The Charlotte News



Turrou's Revelations:

Nazi Spies in America

--A Review by W. J. Cash

Site ed. note: This intriguing editorial represents one of the few times Cash spoke of Nazi spies in print. Two and a half years after this article was written, according to Cash's wife, Mary, he would complain of being followed by Nazi spies in Mexico City 24 hours before being found hung by his own necktie at Hotel Reforma on July 1, 1941. His death, ever since labelled, entirely on speculation, as a suicide, has long nevertheless been a puzzle. Was this very calm, almost blasť, piece about the lack of threat of these "white trash" "cattle" in America the work of a man who was, twenty-nine months later, after enjoying nothing but unprecedented success in his life in the interim, apt to go suddenly insane and become terrified to the point of committing suicide from "imagined" Nazi spies threatening to kill him?

The last sentence of the article, pointing to the more profound--and quite real at the time--threat of the Nazi intriguants in Mexico, tempts intuition even more with regard to Cash's death and the possible underlying reason why he wished to spend his Guggenheim year in Mexico.

The other side of the coin is that had someone associated with the spy network seen this article in North Carolina in 1939--and members of the American Bund were spread throughout the United States--would such a person have relayed it to New York or Mexico to those who might have become outraged by Cash's quite accurate overall assessment of the ineffectiveness of the spy network in this country? Could such outraged Nazi spies, dependent as they were for survival and continued payment from Berlin on convincing the Abwehr in Hamburg of their regular feats of sabotage--which they claimed fancifully as ranging from causing quite naturally occurring train wrecks and forest fires to the occasional and usually far less impressive actual acts of minor sabotage and spying, the theft of the Norden bombsight and a foundered ship in New York Harbor being the exceptions to prove the rule--have set Cash on a list as a target for when and if opportunity arose at a time when he was most defenseless? With or without such antecedent compounding events, could the very real fear held by the spies in Mexico of being arrested and imprisoned in the wake of the June 28-29, 1941 arrest in New York of 33 Nazi spies, the largest single spy bust in history, have led them to seek out a vulnerable, yet visible, American citizen in Mexico to act as a sort of ransom--or implied threat to others who might seek to estop--for their escape from the continent back to Germany--someone they could easily rationalize, based on past journalistic endeavors, to the Abwehr as a danger to their exploits?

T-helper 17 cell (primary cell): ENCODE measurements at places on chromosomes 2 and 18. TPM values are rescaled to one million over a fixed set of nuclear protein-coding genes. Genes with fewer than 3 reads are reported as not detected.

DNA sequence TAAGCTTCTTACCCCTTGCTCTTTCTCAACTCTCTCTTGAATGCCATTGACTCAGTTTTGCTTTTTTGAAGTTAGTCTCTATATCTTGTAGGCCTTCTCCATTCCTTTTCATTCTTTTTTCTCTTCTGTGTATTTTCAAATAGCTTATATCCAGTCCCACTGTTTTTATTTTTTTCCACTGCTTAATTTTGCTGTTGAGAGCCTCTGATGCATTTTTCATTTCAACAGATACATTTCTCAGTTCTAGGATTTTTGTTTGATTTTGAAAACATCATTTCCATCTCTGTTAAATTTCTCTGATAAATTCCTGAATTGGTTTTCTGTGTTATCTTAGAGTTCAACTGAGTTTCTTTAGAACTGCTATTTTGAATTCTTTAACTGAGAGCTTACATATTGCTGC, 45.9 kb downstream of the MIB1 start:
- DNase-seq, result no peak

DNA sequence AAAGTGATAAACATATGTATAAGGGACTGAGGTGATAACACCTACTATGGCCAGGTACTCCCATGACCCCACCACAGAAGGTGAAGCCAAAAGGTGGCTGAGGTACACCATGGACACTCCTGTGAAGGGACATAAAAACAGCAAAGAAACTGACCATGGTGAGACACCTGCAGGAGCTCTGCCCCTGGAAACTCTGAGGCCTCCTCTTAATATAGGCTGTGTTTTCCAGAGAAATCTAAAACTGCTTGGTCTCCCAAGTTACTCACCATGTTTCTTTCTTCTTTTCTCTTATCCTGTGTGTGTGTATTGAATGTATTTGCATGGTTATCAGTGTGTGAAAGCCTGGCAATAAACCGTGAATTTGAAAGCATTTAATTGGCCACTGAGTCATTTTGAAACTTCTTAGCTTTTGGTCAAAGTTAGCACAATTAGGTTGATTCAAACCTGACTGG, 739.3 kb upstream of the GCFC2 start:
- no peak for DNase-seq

Indeed, at the time of Cash's death, the spies in Mexico were broke and afraid and were reaching out to Berlin and Hamburg desperately, and without sufficient response, to obtain funds for their egress. A plan had been actively floated in Germany the year before that if any Nazi spy in Mexico were arrested, Germany would retaliate by arresting a Mexican national in Germany--and a Mexican journalist had been considered a prime target--to be held pending the release of any such arrested Nazi spies. So as to attempt to ameliorate the inevitable inflaming of international opinion, and give quasi-legitimacy to any such arrest, there were two criteria stipulated: that the person had to be plausible as a spy against German interests; and not subject to diplomatic immunity. The plan was not finally implemented, however, in Germany as no suitable candidates for such criteria could be found there. Suppose, however, that the plan was simply altered to the emergent situation in which the spies in Mexico found themselves on July 1, 1941 and implemented quite directly by the spies themselves--with or without the active assistance of the Abwehr.

Regardless, none of the spies in Mexico, the most well-financed of the North American spy operations until its financial breakdown in 1940-41, were ever convicted; only two were tried. All escaped or were deported back to Europe during the summer of 1941 and the months following, and the North American spy operations were then and there shut down.